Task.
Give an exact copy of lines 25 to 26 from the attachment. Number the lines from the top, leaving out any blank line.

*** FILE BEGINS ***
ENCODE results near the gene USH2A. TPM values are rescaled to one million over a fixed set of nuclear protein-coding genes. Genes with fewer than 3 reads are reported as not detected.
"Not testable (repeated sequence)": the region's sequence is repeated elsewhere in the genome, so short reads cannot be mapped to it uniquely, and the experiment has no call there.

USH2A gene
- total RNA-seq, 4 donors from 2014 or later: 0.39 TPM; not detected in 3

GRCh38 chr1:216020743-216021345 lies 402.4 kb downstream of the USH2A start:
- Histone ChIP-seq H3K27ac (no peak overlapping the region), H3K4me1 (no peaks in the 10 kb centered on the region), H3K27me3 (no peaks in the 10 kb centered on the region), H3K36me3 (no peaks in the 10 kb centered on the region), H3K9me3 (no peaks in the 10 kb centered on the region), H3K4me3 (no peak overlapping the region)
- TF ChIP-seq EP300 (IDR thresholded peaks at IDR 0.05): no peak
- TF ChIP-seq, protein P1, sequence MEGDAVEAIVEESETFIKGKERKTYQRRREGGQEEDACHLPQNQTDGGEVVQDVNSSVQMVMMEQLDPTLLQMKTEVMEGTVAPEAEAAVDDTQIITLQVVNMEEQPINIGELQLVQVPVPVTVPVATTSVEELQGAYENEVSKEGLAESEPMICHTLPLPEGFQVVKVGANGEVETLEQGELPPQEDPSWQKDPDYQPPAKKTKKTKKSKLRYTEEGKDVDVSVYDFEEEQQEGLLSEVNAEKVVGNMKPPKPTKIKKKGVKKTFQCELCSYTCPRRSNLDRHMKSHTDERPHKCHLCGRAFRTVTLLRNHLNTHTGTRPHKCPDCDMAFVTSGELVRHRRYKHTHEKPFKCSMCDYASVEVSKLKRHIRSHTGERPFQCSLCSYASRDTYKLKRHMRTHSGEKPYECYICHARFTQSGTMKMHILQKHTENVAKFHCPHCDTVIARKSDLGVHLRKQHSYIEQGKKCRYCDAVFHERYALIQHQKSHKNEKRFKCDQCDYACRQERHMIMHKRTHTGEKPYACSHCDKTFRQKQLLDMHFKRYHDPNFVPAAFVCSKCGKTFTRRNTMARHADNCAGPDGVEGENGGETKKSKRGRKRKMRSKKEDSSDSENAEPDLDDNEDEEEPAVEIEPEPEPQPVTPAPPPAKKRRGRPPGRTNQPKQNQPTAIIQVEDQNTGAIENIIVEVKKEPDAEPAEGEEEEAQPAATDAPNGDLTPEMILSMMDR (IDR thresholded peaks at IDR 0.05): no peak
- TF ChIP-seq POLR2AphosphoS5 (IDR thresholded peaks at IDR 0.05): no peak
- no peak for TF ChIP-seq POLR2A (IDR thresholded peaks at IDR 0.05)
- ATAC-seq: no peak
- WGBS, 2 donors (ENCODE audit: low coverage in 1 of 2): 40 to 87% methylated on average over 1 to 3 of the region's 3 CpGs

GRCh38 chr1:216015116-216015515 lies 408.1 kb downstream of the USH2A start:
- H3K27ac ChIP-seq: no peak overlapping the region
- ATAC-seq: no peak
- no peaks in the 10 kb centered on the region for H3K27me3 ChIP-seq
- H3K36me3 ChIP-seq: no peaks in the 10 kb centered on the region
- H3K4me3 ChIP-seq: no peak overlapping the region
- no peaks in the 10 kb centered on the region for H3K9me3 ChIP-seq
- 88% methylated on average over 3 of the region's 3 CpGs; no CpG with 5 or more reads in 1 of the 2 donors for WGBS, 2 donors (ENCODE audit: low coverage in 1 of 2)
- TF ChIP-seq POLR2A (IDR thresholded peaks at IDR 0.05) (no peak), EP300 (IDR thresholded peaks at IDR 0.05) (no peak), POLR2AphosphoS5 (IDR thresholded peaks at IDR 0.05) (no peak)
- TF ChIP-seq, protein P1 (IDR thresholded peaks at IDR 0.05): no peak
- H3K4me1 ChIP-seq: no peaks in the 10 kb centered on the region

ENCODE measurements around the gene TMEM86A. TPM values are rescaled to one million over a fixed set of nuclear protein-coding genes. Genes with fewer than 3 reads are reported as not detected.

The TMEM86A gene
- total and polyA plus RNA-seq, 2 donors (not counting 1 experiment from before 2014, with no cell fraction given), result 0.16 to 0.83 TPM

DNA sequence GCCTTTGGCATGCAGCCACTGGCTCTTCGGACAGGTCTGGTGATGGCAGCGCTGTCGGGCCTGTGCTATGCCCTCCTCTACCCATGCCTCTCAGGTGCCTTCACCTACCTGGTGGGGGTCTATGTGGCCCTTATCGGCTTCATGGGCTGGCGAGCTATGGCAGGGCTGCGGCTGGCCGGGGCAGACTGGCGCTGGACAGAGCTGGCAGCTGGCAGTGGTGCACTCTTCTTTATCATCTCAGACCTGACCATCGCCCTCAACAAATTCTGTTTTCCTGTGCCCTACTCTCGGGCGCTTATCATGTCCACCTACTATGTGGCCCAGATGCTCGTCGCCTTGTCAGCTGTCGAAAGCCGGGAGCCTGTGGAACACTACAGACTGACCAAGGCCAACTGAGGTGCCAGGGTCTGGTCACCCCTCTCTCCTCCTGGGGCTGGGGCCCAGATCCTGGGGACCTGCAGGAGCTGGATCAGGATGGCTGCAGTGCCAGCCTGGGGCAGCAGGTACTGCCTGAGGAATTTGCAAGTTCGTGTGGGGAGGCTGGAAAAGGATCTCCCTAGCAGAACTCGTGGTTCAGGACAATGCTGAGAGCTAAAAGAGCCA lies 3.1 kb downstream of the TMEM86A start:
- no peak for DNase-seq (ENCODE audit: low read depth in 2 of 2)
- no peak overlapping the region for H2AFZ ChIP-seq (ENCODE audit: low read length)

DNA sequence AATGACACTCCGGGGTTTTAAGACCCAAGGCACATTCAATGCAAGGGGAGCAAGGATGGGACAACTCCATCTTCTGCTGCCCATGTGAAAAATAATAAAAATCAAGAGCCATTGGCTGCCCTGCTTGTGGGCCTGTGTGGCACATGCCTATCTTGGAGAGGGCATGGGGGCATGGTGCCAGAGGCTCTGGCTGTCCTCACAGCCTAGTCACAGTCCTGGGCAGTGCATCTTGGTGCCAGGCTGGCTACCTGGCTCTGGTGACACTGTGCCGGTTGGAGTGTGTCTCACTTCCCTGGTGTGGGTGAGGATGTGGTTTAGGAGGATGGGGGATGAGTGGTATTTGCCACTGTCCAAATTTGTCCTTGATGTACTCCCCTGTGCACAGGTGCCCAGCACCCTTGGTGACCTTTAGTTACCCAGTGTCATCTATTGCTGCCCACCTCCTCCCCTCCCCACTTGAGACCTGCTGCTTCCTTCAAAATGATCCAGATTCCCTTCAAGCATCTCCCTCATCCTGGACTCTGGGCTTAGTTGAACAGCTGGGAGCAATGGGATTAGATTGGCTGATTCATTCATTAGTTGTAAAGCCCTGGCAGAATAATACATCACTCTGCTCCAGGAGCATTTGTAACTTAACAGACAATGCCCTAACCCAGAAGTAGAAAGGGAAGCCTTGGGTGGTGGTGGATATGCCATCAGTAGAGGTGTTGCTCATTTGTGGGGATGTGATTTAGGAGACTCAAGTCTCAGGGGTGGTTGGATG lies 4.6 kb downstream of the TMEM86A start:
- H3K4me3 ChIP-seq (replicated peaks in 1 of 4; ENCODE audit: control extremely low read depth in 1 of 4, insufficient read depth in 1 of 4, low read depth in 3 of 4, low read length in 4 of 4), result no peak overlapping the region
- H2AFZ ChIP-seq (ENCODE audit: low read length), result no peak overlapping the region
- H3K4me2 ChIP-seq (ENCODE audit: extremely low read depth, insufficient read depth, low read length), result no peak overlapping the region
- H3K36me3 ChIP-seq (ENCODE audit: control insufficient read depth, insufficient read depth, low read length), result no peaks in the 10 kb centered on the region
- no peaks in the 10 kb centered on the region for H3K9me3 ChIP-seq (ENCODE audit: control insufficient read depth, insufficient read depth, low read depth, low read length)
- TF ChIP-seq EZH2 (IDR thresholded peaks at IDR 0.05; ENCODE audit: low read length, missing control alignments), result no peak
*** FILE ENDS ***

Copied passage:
The TMEM86A gene
- total and polyA plus RNA-seq, 2 donors (not counting 1 experiment from before 2014, with no cell fraction given), result 0.16 to 0.83 TPM